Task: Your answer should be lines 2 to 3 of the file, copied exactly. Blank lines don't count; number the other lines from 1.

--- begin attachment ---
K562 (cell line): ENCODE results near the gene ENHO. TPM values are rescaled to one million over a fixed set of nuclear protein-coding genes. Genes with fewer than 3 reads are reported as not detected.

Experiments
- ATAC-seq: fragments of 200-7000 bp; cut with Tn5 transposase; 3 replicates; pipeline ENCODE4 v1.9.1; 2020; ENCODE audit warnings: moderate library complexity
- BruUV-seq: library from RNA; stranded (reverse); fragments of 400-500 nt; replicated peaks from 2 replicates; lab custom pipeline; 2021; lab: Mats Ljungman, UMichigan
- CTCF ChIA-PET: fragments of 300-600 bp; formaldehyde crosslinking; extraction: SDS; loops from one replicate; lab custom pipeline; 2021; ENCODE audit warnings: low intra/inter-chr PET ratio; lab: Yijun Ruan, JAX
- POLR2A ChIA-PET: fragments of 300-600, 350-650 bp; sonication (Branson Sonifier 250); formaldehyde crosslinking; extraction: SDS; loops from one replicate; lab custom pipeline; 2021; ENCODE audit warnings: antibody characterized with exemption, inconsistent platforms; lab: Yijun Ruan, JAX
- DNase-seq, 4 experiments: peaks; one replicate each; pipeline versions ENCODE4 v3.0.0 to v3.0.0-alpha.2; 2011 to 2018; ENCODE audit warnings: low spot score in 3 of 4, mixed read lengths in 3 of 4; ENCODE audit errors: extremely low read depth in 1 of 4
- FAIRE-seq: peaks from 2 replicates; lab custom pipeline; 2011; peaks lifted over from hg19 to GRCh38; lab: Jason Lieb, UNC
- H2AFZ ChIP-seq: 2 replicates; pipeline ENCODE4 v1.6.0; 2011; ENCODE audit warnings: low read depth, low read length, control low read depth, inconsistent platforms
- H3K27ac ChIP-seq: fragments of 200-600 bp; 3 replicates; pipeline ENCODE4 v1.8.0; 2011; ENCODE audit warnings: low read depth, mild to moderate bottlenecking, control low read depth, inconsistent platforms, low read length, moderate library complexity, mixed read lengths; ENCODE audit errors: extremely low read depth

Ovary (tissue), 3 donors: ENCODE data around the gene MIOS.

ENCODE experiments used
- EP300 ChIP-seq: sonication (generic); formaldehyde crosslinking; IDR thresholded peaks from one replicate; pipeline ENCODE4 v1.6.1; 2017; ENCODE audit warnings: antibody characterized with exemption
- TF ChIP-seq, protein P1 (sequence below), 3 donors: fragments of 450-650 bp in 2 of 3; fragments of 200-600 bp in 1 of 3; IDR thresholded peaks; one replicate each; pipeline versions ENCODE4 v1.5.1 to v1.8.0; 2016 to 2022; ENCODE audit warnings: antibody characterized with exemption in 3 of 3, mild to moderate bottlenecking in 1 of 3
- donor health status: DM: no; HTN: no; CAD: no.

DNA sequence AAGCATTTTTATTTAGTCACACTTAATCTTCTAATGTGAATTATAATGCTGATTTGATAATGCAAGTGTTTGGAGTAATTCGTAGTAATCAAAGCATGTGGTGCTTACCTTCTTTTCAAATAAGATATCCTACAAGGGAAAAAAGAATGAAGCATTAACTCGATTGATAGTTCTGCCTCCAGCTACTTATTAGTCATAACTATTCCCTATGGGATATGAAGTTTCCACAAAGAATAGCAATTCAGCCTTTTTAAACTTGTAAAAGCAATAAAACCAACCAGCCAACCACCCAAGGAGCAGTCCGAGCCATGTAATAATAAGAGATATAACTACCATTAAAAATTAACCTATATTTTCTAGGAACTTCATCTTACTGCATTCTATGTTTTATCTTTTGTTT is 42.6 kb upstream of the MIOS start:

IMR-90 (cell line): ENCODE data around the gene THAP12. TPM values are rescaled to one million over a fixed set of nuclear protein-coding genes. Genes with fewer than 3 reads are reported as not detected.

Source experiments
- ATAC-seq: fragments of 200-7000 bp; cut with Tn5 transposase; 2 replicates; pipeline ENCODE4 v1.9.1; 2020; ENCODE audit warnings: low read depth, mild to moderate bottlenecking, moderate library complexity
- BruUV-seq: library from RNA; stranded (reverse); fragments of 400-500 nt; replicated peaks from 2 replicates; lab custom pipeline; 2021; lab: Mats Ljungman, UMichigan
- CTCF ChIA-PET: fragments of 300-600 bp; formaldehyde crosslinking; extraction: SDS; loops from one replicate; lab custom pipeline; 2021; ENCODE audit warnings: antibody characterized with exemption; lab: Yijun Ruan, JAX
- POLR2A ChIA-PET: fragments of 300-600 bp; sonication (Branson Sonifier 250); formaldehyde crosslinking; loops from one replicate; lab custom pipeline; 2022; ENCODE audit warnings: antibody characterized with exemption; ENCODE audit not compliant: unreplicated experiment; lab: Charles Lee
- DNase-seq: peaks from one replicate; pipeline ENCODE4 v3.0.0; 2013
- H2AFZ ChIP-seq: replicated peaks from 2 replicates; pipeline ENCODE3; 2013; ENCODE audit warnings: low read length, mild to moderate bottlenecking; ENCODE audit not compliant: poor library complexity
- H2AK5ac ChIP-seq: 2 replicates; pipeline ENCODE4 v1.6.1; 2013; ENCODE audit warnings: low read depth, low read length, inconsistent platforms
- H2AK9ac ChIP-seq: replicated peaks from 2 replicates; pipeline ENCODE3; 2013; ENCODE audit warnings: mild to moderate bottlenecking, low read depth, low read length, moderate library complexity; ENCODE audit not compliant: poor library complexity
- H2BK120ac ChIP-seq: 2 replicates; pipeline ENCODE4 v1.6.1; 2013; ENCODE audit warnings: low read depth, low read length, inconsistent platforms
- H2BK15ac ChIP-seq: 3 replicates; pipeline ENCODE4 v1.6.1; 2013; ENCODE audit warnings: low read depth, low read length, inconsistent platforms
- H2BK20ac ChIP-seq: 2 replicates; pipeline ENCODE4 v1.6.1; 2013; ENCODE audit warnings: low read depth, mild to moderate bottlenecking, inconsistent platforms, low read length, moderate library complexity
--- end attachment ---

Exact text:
Experiments
- ATAC-seq: fragments of 200-7000 bp; cut with Tn5 transposase; 3 replicates; pipeline ENCODE4 v1.9.1; 2020; ENCODE audit warnings: moderate library complexity